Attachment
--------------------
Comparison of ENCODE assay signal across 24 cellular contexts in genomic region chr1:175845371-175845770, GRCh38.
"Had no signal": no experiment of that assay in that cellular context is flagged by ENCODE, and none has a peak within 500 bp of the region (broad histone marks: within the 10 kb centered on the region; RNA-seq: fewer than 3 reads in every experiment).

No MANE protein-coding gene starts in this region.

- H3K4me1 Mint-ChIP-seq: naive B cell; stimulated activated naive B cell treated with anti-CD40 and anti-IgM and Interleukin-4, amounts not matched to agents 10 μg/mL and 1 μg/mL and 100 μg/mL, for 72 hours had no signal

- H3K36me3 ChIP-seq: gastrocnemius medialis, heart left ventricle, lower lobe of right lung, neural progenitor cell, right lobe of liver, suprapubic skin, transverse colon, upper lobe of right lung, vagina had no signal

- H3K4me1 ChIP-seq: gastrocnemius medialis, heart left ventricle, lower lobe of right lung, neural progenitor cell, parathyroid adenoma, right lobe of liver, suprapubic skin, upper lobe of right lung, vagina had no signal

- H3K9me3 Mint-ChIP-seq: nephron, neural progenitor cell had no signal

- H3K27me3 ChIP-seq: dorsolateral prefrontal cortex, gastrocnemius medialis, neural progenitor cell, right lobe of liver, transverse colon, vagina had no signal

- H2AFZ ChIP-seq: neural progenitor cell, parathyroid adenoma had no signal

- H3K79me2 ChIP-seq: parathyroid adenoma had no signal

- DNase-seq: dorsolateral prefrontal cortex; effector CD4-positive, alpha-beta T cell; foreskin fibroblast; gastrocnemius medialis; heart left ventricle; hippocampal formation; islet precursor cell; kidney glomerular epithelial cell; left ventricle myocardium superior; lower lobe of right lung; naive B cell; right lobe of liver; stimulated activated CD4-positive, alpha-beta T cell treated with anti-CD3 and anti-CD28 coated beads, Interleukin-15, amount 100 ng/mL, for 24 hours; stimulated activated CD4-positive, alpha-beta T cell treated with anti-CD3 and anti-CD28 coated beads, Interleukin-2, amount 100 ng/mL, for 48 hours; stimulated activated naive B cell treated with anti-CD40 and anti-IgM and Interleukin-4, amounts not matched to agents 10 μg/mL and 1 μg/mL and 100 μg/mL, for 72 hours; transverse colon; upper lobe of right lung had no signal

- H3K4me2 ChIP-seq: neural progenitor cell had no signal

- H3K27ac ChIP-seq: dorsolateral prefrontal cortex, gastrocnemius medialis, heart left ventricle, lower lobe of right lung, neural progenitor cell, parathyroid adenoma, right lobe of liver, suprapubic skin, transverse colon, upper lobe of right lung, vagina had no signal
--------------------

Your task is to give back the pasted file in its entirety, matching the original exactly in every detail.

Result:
Comparison of ENCODE assay signal across 24 cellular contexts in genomic region chr1:175845371-175845770, GRCh38.
"Had no signal": no experiment of that assay in that cellular context is flagged by ENCODE, and none has a peak within 500 bp of the region (broad histone marks: within the 10 kb centered on the region; RNA-seq: fewer than 3 reads in every experiment).

No MANE protein-coding gene starts in this region.

- H3K4me1 Mint-ChIP-seq: naive B cell; stimulated activated naive B cell treated with anti-CD40 and anti-IgM and Interleukin-4, amounts not matched to agents 10 μg/mL and 1 μg/mL and 100 μg/mL, for 72 hours had no signal

- H3K36me3 ChIP-seq: gastrocnemius medialis, heart left ventricle, lower lobe of right lung, neural progenitor cell, right lobe of liver, suprapubic skin, transverse colon, upper lobe of right lung, vagina had no signal

- H3K4me1 ChIP-seq: gastrocnemius medialis, heart left ventricle, lower lobe of right lung, neural progenitor cell, parathyroid adenoma, right lobe of liver, suprapubic skin, upper lobe of right lung, vagina had no signal

- H3K9me3 Mint-ChIP-seq: nephron, neural progenitor cell had no signal

- H3K27me3 ChIP-seq: dorsolateral prefrontal cortex, gastrocnemius medialis, neural progenitor cell, right lobe of liver, transverse colon, vagina had no signal

- H2AFZ ChIP-seq: neural progenitor cell, parathyroid adenoma had no signal

- H3K79me2 ChIP-seq: parathyroid adenoma had no signal

- DNase-seq: dorsolateral prefrontal cortex; effector CD4-positive, alpha-beta T cell; foreskin fibroblast; gastrocnemius medialis; heart left ventricle; hippocampal formation; islet precursor cell; kidney glomerular epithelial cell; left ventricle myocardium superior; lower lobe of right lung; naive B cell; right lobe of liver; stimulated activated CD4-positive, alpha-beta T cell treated with anti-CD3 and anti-CD28 coated beads, Interleukin-15, amount 100 ng/mL, for 24 hours; stimulated activated CD4-positive, alpha-beta T cell treated with anti-CD3 and anti-CD28 coated beads, Interleukin-2, amount 100 ng/mL, for 48 hours; stimulated activated naive B cell treated with anti-CD40 and anti-IgM and Interleukin-4, amounts not matched to agents 10 μg/mL and 1 μg/mL and 100 μg/mL, for 72 hours; transverse colon; upper lobe of right lung had no signal

- H3K4me2 ChIP-seq: neural progenitor cell had no signal

- H3K27ac ChIP-seq: dorsolateral prefrontal cortex, gastrocnemius medialis, heart left ventricle, lower lobe of right lung, neural progenitor cell, parathyroid adenoma, right lobe of liver, suprapubic skin, transverse colon, upper lobe of right lung, vagina had no signal